Why It Can Be a Very Bad Idea to Call the Police on a Suicidal Person

The police in America have killed mentally ill suicidal people after breaking into their homes, and this latest case where it could have happened to whistleblower Chelsea Manning is another reminder of this. It’s better to try to contact friends or family that care instead.

Shortly after Chelsea Manning posted what appeared to be two suicidal tweets on May 27, police broke into her home with their weapons drawn as if conducting a raid, in what is known as a “wellness” or “welfare check” on a person experiencing a mental health crisis. Manning, a former Army intelligence analyst turned whistleblower and U.S. Senate candidate, was not at home, but video obtained by The Intercept shows officers pointing their guns as they searched her empty apartment.

The footage, captured by a security camera, shows an officer with the Montgomery County Police Department in Bethesda, Maryland, knocking on Manning’s door. When no one responds, the officer pops the lock, and three officers enter the home with their guns drawn, while a fourth points a Taser. The Intercept is publishing this video with Manning’s permission.

“This is what a police state looks like,” Manning said. “Guns drawn during a ‘wellness’ check.”

Welfare checks like this, usually prompted by calls placed to 911 by concerned friends or family, too often end with police harming — or even killing — the person they were dispatched to check on.

Manning was out of the country at the time of the incident, said Janus Cassandra, a close friend who was on the phone with her that night. “If Chelsea had been home when these cops arrived with guns drawn, she would be dead.”

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The problem, mental health experts say, is that police should not be the ones to check on suicidal people in the first place. In 2017, mental illness played a role in a quarter of 987 police killings, according to a tally by the Washington Post. People of color experiencing mental health crises are particularly at risk.

In 2018 alone, police have shot and killed at least 64 people who were suicidal or had other mental health issues, according to the American Civil Liberties Union. “This January, Alejandro Valdez was suicidal and threatening to kill himself. The police shot and killed him,” Susan Mizner, the group’s disability counsel, wrote in a recent post. “In February, Orbel Nazarians was suicidal and threatening himself with a knife. The police shot and killed him. In March, Jihad Merrick was suicidal and pointing a gun at his head. The police shot and killed him. In April, Benjamin Evans was making suicidal comments. Police shot and killed him.”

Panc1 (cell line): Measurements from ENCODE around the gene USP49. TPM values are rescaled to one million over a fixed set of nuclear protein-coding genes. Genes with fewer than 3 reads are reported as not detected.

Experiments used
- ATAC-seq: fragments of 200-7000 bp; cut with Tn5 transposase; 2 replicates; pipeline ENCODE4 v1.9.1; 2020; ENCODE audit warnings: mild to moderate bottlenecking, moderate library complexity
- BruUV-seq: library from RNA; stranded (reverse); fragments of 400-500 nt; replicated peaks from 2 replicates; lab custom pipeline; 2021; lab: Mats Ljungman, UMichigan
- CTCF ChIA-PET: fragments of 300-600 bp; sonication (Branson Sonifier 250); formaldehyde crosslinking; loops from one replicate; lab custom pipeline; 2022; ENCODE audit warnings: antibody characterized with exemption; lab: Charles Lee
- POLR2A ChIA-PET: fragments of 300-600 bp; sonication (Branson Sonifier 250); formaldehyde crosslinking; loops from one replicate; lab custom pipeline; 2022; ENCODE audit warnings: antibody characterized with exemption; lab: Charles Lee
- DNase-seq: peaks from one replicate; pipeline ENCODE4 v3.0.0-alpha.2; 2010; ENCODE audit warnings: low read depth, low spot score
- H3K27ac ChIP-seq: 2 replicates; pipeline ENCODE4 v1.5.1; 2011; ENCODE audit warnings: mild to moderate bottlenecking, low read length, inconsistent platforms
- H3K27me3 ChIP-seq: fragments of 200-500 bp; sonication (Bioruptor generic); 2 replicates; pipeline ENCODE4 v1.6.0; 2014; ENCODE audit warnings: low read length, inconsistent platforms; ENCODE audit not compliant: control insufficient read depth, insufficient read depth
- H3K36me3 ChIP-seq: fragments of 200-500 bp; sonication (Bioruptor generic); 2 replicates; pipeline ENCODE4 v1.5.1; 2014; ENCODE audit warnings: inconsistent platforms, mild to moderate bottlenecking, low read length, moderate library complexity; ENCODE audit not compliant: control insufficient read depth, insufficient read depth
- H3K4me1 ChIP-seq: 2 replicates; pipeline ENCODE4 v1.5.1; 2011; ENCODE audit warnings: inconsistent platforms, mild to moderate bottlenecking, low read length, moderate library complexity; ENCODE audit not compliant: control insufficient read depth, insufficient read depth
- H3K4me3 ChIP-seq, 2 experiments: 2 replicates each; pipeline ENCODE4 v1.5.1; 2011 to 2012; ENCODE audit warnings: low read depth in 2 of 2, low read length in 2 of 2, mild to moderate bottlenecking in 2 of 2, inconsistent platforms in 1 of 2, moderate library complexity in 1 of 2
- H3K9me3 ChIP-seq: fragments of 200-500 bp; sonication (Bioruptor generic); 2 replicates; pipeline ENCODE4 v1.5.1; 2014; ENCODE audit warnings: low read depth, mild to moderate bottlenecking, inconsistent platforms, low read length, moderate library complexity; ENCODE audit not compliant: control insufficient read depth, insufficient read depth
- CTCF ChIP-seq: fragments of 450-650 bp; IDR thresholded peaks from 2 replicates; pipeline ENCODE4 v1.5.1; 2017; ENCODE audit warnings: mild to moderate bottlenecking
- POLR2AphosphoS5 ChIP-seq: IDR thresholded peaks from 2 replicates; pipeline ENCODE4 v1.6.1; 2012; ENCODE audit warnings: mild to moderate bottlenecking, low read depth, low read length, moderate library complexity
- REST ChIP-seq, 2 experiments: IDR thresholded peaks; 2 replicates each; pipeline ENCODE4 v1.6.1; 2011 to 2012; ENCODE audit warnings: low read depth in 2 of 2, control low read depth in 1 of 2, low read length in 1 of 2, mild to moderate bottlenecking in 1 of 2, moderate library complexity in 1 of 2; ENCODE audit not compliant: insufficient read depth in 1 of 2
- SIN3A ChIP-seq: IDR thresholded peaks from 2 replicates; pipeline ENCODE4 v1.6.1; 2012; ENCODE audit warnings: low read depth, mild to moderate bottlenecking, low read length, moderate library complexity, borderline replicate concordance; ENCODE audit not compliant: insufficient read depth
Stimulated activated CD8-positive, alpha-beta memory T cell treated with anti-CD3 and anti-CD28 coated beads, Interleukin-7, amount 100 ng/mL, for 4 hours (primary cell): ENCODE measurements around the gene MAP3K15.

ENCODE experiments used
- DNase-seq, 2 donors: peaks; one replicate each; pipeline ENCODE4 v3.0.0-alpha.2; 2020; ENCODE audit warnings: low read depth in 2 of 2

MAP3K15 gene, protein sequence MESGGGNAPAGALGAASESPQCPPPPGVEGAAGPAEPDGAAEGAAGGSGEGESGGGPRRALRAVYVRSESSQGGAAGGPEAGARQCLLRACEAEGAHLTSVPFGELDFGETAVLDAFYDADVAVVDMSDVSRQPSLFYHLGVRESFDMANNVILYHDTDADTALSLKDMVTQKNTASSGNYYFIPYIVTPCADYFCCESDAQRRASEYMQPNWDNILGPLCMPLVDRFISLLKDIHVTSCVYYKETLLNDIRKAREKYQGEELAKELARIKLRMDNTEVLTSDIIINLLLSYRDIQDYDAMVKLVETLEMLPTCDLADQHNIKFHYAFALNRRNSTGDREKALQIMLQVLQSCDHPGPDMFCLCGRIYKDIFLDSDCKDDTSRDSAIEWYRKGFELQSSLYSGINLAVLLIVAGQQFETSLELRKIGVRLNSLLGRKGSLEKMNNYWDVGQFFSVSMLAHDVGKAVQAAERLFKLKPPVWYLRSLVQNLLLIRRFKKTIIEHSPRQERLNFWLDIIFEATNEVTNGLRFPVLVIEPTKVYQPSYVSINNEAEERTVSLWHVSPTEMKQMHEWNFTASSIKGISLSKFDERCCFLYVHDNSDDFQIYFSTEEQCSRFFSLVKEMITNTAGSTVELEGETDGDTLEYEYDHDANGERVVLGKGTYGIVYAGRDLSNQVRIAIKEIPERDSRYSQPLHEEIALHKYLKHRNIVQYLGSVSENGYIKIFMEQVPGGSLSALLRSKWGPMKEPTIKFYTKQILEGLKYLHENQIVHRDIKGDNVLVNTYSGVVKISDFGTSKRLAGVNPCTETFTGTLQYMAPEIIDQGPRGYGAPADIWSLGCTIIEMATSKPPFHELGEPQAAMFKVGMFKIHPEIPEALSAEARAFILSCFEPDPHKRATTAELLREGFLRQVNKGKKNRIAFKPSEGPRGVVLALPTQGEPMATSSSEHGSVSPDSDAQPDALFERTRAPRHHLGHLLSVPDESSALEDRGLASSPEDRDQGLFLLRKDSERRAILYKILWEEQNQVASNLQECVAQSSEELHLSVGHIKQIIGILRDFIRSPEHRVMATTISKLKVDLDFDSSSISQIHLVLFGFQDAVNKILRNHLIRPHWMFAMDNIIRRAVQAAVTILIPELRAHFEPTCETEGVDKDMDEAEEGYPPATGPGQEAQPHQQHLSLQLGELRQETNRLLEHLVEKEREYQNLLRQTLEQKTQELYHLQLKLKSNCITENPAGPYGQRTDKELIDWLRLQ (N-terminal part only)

“There is absolutely no excuse for sending armed police to the home of someone who is having a suicidal episode,” said Cassandra. “As we’ve seen countless times, cops know that no matter what happens, they will be shielded from any accountability whatsoever.”

“It’s not necessary for police to be the first responders when somebody calls 911 and says they’re suicidal,” said Carl Takei, a senior ACLU attorney focusing on policing, in an interview. “In the same way that if I were to call 911 and say I’m having a heart attack, I would expect a medical response. As a society, we should expect a mental health response when somebody calls 911 and says they are suicidal, rather than dispatching somebody who is armed with a pistol and most of whose training is directed at enforcing criminal law and how to use force with people whom they suspect are breaking the law.”